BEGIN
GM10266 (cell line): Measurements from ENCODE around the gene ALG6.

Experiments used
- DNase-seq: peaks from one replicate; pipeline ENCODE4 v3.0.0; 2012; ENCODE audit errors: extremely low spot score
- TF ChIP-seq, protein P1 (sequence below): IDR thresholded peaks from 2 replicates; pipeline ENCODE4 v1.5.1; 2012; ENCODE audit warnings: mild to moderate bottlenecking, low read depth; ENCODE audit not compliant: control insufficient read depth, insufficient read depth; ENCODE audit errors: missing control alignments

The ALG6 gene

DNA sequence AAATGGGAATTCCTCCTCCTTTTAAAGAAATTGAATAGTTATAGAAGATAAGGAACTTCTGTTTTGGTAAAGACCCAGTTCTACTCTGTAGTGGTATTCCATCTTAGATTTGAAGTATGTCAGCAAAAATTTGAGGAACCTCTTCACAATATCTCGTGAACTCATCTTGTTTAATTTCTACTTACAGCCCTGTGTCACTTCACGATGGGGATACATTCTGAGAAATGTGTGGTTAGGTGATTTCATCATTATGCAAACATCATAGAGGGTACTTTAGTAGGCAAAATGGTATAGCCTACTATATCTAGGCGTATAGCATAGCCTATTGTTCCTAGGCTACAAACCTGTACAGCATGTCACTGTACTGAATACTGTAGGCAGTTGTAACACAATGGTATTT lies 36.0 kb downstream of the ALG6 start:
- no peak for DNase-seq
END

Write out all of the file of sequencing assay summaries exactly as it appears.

GM10266 (cell line): Measurements from ENCODE around the gene ALG6.

Experiments used
- DNase-seq: peaks from one replicate; pipeline ENCODE4 v3.0.0; 2012; ENCODE audit errors: extremely low spot score
- TF ChIP-seq, protein P1 (sequence below): IDR thresholded peaks from 2 replicates; pipeline ENCODE4 v1.5.1; 2012; ENCODE audit warnings: mild to moderate bottlenecking, low read depth; ENCODE audit not compliant: control insufficient read depth, insufficient read depth; ENCODE audit errors: missing control alignments

The ALG6 gene

DNA sequence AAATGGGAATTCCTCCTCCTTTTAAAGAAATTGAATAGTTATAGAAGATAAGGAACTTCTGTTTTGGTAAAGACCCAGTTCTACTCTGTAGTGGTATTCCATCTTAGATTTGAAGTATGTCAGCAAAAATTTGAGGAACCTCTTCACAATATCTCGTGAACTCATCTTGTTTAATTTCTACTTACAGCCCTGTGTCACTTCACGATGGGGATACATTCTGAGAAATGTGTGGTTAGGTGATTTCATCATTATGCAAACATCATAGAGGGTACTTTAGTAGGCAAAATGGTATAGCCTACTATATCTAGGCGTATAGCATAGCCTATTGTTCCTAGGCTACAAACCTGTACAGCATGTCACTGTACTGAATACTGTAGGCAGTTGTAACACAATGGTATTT lies 36.0 kb downstream of the ALG6 start:
- no peak for DNase-seq